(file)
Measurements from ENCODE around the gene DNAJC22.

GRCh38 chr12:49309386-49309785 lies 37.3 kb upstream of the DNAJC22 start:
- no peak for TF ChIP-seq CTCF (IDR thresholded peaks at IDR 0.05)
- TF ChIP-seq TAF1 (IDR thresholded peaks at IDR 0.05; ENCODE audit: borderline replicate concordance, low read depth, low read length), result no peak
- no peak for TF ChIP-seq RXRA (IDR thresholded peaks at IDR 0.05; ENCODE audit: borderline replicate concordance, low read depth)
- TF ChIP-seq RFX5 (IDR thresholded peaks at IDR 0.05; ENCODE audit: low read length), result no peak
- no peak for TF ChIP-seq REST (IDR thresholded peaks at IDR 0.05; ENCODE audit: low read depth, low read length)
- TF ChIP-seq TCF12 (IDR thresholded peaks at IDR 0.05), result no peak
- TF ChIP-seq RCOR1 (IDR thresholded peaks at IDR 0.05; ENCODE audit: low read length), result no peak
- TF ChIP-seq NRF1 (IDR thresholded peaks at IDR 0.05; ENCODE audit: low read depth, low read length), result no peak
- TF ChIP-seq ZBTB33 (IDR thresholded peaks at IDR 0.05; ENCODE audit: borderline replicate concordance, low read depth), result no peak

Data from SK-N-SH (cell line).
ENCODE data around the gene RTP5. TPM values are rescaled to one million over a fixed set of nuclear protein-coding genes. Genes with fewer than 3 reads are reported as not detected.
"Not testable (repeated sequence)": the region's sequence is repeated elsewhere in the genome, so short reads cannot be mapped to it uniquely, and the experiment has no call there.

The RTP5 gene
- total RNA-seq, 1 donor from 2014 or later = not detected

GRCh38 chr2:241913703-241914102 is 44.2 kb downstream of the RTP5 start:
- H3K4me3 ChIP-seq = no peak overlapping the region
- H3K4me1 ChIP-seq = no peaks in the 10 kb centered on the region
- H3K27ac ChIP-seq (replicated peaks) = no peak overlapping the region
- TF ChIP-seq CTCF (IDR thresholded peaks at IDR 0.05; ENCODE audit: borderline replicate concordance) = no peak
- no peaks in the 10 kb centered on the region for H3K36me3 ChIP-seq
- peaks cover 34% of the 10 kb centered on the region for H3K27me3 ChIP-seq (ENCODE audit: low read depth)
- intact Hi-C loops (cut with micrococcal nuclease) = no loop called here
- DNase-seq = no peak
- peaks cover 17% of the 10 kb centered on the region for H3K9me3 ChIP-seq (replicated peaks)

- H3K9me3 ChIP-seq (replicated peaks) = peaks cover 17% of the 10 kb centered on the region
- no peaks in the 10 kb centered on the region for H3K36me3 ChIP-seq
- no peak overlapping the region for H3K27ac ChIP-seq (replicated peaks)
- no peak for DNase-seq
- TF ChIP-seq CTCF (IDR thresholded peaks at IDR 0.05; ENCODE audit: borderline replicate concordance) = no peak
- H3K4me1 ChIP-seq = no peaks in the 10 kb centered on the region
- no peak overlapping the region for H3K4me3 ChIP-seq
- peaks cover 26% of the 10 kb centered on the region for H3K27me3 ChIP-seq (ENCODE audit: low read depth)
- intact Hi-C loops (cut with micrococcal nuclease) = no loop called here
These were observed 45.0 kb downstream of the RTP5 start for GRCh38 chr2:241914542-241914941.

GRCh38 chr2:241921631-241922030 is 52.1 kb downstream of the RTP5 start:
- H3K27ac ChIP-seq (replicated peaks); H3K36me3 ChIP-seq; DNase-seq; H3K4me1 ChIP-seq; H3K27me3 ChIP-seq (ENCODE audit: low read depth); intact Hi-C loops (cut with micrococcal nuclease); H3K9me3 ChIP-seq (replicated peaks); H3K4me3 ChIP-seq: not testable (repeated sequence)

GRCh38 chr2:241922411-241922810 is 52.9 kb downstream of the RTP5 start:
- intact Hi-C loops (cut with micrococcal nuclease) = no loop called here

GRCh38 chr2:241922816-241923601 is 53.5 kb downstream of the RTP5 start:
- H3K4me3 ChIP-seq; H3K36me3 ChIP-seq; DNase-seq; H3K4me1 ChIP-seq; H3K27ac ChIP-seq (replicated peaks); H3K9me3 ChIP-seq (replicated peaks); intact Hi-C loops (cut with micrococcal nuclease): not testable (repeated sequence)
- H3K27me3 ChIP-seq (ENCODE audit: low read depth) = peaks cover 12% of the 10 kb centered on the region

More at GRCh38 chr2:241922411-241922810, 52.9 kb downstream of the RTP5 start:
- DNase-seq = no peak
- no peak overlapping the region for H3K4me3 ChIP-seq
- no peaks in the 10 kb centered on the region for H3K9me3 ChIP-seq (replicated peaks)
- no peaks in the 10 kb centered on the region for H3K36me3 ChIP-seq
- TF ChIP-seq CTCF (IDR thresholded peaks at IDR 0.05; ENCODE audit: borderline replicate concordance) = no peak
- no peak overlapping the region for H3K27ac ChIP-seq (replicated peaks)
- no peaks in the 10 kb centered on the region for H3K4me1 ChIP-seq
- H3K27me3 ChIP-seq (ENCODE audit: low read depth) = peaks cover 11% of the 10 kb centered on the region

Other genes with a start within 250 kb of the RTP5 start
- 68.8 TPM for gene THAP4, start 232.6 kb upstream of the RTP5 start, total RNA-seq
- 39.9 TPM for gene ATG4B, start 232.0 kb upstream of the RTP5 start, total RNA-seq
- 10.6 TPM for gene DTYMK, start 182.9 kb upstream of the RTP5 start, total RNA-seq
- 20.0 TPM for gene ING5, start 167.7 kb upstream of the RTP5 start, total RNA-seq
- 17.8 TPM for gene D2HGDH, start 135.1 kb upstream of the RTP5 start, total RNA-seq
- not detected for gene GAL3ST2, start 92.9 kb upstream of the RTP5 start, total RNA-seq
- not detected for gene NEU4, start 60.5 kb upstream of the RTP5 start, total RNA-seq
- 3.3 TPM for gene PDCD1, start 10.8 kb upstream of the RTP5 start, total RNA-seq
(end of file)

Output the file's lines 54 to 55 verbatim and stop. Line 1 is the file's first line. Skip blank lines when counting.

- 68.8 TPM for gene THAP4, start 232.6 kb upstream of the RTP5 start, total RNA-seq
- 39.9 TPM for gene ATG4B, start 232.0 kb upstream of the RTP5 start, total RNA-seq